Empty sella syndrome is a condition in which the pituitary gland shrinks or becomes flattened.
Overview, Causes, & Risk Factors
The pituitary gland is a small gland located at the base of the brain. It sits in a saddle-like compartment in the skull called the “sella turcica,” which in Latin means “Turkish saddle.”
When the pituitary gland shrinks or becomes flattened, it cannot be seen on MRI scans, giving the appearance of an “empty sella.” This is referred to as empty sella syndrome.
The pituitary makes several hormones that control the other glands in the body, including the:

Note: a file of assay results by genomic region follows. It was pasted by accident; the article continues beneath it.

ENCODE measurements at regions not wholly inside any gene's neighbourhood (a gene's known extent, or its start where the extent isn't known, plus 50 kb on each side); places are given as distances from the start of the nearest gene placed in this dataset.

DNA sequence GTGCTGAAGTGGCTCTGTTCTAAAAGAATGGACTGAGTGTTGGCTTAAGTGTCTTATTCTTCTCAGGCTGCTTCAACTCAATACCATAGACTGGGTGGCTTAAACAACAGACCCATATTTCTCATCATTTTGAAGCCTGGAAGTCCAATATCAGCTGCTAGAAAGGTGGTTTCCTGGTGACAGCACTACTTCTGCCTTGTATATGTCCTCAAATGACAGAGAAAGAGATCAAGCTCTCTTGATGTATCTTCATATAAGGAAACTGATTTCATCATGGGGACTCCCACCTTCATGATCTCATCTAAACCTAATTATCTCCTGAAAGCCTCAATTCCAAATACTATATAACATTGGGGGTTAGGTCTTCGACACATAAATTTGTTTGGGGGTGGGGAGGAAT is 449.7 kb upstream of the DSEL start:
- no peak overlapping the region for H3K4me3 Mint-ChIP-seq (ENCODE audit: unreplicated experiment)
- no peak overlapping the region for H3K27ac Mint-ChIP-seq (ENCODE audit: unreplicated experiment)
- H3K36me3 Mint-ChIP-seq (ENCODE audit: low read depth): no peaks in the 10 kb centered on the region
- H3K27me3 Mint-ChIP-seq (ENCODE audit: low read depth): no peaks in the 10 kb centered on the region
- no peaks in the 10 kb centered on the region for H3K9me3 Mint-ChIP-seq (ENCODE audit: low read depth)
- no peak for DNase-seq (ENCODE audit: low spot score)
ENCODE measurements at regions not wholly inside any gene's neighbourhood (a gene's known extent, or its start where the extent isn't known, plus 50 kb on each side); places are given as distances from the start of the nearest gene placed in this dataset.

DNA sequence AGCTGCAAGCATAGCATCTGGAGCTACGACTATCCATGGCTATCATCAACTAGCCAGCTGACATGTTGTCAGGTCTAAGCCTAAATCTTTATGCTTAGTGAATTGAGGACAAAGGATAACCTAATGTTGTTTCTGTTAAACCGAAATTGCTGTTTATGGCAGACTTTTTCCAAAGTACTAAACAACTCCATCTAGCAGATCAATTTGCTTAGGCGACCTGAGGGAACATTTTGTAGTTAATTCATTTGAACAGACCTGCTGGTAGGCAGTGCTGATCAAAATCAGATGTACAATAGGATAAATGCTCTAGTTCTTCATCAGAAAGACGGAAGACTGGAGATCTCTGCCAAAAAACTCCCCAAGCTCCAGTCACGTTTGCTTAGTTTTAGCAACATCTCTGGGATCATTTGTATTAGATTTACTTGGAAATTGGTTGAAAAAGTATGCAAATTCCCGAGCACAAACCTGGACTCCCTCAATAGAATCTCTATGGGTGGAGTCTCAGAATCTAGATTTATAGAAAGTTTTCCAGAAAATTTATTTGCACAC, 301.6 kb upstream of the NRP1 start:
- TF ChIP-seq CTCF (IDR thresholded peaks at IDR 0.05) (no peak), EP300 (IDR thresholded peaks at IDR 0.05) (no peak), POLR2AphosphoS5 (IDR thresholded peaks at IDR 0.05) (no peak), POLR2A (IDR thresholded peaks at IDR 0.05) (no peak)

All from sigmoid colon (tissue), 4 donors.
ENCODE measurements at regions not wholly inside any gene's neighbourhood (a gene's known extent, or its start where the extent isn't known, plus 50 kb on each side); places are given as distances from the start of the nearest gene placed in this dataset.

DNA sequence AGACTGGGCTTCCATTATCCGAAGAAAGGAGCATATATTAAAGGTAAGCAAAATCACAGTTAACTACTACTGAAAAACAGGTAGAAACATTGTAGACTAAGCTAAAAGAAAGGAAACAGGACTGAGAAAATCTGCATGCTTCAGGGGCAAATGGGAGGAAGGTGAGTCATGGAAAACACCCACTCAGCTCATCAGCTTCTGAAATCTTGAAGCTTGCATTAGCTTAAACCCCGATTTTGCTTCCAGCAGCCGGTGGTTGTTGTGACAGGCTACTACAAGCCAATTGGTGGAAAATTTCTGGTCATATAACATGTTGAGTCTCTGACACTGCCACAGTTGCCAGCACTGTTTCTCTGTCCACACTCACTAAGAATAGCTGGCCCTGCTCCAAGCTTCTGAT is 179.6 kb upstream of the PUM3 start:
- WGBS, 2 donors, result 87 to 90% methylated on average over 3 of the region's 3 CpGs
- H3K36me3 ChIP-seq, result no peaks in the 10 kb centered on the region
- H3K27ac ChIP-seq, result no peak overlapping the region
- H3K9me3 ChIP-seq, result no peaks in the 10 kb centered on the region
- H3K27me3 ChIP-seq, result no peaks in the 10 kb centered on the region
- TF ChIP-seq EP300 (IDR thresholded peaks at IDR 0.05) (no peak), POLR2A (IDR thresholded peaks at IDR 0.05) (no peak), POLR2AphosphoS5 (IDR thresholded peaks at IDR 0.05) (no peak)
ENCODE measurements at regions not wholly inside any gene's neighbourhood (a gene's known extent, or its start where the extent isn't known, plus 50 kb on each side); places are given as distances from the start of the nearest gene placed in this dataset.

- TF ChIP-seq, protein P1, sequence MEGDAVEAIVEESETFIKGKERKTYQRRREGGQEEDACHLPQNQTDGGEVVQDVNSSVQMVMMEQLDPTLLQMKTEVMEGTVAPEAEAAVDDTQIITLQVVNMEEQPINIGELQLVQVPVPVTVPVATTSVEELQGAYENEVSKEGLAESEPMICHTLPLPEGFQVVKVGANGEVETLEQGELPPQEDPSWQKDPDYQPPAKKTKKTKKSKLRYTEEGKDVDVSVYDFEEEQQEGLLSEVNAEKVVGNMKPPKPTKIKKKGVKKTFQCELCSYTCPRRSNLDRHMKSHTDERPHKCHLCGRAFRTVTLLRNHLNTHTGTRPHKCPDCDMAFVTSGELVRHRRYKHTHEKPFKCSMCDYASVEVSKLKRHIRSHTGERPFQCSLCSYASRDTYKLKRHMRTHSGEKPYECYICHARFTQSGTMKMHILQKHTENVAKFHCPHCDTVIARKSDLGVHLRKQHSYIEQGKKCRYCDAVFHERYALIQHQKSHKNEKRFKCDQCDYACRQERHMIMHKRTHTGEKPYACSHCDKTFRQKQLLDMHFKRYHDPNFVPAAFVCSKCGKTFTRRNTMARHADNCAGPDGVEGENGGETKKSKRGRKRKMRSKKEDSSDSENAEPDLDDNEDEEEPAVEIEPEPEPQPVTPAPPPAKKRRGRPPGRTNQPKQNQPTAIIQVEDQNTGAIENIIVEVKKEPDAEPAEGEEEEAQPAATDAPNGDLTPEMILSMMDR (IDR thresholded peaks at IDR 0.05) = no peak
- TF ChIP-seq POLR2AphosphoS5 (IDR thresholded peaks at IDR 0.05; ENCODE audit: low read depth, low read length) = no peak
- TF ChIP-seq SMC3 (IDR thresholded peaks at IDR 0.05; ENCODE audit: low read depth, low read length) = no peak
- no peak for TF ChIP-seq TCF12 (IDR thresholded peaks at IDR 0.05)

- Adrenal glands
Primary empty sella syndrome occurs when a hole in the membrane covering the pituitary gland allows fluid in, which presses on the pituitary.
Secondary empty sella syndrome occurs when the sella is empty because the pituitary gland has been damaged by:
- A tumor
- Radiation therapy
Empty sella syndrome may be seen in a condition called pseudotumor cerebri. This is a condition seen most commonly in obese women.
Pictures & Images
The pituitary is a gland attached to the base of the brain which secretes hormones that govern the onset of puberty, sexual development and reproductive function.
Review Date : 11/23/2009
Reviewed By : Ari S. Eckman, MD, Division of Endocrinology and Metabolism, Johns Hopkins School of Medicine, Baltimore, MD. Review provided by VeriMed Healthcare Network. Also reviewed by David Zieve, MD, MHA, Medical Director, A.D.A.M., Inc.
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